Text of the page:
Aneesah: These things can happen by accident, right? I noticed several things in my experience were building, and then when something like that happens, I then read it in the framework of the assumptions that have been building. And if it seems to fit the picture, it validates the thoughts I was having. So that is something I also need to take into consideration, that when you are managing a lot of things, you’re taking in a lot of information that you need to process while you’re presenting the material in a certain way.
Lisa: So what I love about what you’re saying right now is that you’re actually highlighting the way that you interpreted some of the things that happened in that session, and your experience may not have been what I was intending. And yet it’s interesting to me, because that’s how we all operate all the time as human beings, right? What’s essentially happening anytime that we’re relating is that we are either making that connection where we both feel validated, heard, understood, or we are missing that connection for a variety of reasons. And sometimes for reasons that we think is one thing, and might be something else. And what I love is that you reached out, and you actually said something. Because this is, I think, one of the most important things that we can do as a practice community — when we see something that doesn’t feel right, that we actually, in an open way, we approach each other and say, “Hey, wait a second, something’s not right here.” And I have a lot of respect for the fact that you did that with me. And I want to thank you for that.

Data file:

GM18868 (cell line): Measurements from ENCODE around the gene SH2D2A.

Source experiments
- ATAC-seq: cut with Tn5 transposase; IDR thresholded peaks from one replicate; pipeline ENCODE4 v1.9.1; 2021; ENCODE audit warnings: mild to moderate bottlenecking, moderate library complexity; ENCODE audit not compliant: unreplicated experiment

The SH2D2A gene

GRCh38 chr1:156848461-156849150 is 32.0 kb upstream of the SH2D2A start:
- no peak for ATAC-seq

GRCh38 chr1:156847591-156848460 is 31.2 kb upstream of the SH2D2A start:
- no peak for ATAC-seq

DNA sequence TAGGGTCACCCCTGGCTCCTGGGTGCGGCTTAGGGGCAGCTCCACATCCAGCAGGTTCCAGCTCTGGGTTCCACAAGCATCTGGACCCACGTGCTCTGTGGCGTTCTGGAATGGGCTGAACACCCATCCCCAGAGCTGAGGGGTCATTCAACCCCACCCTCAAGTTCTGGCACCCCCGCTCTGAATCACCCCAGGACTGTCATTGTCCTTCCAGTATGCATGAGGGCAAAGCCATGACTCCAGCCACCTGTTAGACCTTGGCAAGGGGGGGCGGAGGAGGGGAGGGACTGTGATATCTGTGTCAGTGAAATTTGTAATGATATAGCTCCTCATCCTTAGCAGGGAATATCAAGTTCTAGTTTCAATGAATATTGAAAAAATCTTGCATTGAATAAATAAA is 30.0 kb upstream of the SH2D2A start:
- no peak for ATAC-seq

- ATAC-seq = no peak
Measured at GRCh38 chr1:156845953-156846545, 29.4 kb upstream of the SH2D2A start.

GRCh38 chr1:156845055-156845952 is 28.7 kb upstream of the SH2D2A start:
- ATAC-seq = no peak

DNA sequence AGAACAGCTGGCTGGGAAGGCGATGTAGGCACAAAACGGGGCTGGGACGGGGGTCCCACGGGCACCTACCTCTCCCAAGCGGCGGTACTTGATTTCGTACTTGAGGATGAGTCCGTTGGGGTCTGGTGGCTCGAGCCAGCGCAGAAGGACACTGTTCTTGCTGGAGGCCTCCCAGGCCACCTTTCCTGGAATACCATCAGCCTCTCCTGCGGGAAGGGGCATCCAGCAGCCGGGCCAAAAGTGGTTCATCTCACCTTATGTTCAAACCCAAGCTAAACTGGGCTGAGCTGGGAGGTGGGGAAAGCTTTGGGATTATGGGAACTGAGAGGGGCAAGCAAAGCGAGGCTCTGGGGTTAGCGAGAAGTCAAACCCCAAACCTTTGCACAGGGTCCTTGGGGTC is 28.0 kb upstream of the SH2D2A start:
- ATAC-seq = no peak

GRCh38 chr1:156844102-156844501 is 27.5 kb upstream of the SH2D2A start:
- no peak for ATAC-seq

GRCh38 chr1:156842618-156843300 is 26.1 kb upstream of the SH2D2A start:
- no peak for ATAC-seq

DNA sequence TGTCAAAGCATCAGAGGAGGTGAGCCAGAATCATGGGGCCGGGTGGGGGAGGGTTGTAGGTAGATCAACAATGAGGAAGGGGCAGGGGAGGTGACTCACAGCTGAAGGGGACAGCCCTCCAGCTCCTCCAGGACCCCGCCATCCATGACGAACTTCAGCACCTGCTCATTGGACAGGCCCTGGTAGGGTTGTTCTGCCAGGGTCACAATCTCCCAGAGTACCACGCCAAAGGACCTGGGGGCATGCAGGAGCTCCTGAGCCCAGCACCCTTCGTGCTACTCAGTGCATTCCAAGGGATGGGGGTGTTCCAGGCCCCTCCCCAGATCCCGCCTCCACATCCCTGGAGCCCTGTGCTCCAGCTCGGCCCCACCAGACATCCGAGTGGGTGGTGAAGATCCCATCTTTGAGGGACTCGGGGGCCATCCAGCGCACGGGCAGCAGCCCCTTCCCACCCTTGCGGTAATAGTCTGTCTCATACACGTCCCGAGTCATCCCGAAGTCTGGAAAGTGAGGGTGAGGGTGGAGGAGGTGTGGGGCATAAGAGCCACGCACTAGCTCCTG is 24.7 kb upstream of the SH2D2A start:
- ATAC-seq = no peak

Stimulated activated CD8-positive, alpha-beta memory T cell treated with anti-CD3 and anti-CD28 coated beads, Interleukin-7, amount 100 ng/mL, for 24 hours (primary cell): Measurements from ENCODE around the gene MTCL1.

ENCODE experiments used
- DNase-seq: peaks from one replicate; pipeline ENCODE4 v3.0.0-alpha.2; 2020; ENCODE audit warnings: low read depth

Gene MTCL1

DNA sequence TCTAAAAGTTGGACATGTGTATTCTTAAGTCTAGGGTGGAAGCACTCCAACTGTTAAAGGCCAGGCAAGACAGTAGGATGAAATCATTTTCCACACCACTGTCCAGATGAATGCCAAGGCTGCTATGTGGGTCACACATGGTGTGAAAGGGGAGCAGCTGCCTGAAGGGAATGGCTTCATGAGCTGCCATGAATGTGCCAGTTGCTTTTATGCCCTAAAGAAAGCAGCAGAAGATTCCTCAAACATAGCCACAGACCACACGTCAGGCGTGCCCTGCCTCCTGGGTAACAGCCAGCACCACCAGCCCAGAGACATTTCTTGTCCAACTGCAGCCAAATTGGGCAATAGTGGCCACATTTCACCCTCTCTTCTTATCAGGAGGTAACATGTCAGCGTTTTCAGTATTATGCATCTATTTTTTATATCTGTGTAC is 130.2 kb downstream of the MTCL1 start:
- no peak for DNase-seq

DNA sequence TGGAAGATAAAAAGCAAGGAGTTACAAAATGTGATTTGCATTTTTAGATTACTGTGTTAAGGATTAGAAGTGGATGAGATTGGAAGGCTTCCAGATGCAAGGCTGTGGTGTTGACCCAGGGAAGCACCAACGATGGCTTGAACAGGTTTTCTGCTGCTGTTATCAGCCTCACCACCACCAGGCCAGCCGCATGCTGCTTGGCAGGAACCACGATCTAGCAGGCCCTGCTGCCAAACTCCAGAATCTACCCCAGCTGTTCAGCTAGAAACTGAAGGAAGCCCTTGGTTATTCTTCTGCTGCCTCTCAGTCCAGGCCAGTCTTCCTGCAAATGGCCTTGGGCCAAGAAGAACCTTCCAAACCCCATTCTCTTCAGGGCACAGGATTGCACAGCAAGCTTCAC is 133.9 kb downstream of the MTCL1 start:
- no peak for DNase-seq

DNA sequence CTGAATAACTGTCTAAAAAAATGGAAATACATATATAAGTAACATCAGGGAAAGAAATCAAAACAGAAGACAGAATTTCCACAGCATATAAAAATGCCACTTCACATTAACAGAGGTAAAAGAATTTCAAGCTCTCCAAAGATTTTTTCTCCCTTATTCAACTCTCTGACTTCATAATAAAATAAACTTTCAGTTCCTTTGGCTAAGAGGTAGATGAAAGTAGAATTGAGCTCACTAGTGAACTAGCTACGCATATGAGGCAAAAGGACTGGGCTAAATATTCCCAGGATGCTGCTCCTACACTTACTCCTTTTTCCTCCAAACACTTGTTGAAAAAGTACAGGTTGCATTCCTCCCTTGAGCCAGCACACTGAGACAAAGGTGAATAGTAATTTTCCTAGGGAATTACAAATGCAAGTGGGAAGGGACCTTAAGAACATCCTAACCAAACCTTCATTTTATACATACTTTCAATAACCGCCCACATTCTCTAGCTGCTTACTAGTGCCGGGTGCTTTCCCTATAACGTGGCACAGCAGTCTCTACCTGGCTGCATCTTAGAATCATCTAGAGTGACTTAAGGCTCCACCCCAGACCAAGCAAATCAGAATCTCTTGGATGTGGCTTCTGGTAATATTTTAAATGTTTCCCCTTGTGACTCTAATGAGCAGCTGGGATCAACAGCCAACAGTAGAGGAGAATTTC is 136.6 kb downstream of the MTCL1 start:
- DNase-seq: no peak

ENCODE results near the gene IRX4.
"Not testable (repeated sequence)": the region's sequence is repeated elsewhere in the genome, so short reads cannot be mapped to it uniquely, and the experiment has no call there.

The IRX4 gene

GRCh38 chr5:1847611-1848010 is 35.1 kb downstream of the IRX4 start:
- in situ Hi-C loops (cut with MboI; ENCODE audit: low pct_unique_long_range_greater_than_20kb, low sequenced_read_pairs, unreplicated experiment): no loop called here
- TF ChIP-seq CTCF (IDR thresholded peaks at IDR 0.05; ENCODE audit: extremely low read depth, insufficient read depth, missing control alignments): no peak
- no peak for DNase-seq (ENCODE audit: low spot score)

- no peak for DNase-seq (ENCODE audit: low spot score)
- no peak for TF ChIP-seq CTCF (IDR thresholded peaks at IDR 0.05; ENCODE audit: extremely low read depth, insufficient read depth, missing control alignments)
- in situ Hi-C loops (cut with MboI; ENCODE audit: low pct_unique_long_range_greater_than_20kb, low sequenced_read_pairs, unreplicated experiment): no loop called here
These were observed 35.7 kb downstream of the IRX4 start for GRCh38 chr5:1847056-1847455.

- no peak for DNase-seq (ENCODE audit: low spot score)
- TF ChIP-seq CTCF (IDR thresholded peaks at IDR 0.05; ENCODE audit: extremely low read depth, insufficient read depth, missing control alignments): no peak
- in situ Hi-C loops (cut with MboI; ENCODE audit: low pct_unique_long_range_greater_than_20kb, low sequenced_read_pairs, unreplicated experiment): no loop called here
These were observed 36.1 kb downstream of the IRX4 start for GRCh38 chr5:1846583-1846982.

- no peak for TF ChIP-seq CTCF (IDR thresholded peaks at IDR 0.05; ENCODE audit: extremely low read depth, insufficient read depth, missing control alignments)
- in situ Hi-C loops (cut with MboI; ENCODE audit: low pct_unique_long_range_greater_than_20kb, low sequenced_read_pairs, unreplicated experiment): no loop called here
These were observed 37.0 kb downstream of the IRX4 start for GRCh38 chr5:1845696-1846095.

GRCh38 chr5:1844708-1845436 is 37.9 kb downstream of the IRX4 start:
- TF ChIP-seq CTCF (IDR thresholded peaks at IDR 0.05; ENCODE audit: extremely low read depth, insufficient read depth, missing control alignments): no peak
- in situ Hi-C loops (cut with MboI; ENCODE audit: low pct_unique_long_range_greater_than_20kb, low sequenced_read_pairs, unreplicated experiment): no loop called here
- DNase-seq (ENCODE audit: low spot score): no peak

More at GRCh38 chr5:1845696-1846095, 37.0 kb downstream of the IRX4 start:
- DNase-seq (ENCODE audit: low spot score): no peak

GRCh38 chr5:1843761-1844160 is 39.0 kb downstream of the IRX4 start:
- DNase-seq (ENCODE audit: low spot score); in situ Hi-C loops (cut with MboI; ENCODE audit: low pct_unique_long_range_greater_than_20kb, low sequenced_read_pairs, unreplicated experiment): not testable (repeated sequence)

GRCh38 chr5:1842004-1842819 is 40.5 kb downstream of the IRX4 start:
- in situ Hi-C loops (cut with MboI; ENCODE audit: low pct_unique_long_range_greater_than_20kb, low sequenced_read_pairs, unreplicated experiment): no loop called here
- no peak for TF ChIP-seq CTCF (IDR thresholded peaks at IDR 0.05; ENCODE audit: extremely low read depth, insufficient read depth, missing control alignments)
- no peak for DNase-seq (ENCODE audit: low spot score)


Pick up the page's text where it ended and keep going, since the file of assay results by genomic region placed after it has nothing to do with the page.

Aneesah: I would like to echo what you said, and I think it’s useful for all of us going forward is, “when you see something, say something.” I think it’s a nice mantra to have. And yes, you might not be right, but it’s not about being right. It’s about wanting clarity and understanding.
Corey: Yeah, that’s the integral move, I think — actually having enough curiosity to try to engage. Like, “Hey, this is an experience I had, I want to check this with you, because it’s entirely possible that I’m having this experience because I’m expecting bias. And therefore, when things kind of line up with my expectation, it feels like bias.” But it’s interesting how accusations of bias can sometimes come from expectations of bias. And when two people actually are able to demonstrate enough anti-fragility and enough maturity to actually communicate with each other, a lot of this just dissolves right away.
I really, really love the integral tone of this conversation. And Lisa, I love the fact that you suggested that we actually wrap an entire show around this, because I think what we’re trying to demonstrate and what we’re trying to role model for people is exactly that — this kind of antifragility, and this kind of empathy and compassion, and the ability to just simply listen to each other, hear each other’s experience, acknowledge and honor each other’s experience, and then create a new experience together that’ll be richer and deeper for everyone involved. This is something Ken has talked about — “teachers teaching teachers” — and I think that is such an important model for what we’re trying to do here on the Integral Life Practice platform.
Aneesah: Yeah, I think I felt enough of a sense of trust in spite of my experiences showing one thing, I still felt that there’s something else I’m also feeling, and there was nevertheless still a sense of safety and care and commitment. “We’re a group, we’re a community, and I want to stay in it. So let’s look at this, it’s talk about it.”